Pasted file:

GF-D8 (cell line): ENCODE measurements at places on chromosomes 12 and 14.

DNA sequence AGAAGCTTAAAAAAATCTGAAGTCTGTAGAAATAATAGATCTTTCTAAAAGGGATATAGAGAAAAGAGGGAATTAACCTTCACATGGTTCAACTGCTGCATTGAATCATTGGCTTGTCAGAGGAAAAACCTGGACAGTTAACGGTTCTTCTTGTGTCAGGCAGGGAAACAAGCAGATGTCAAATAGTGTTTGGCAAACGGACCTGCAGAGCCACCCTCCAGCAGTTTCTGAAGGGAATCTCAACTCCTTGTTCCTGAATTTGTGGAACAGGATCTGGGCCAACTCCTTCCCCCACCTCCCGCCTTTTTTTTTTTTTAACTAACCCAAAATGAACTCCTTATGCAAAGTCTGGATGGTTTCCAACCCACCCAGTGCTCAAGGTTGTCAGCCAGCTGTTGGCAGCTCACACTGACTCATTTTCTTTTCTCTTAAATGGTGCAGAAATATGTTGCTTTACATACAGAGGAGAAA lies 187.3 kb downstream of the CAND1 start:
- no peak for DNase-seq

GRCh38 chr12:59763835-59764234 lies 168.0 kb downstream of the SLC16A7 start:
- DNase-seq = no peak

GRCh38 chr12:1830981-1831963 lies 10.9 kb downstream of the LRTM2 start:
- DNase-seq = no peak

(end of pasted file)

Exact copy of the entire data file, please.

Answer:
GF-D8 (cell line): ENCODE measurements at places on chromosomes 12 and 14.

DNA sequence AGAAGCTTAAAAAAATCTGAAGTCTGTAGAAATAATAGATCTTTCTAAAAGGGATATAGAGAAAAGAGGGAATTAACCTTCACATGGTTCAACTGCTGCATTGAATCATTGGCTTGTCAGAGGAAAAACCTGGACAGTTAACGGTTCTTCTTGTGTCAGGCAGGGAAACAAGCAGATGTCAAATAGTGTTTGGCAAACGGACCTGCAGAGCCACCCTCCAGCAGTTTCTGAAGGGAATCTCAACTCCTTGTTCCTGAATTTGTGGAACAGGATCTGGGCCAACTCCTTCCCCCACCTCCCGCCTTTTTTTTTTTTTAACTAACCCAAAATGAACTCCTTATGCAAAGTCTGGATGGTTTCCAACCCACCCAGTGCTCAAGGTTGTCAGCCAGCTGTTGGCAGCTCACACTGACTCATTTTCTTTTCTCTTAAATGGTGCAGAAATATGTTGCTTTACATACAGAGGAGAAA lies 187.3 kb downstream of the CAND1 start:
- no peak for DNase-seq

GRCh38 chr12:59763835-59764234 lies 168.0 kb downstream of the SLC16A7 start:
- DNase-seq = no peak

GRCh38 chr12:1830981-1831963 lies 10.9 kb downstream of the LRTM2 start:
- DNase-seq = no peak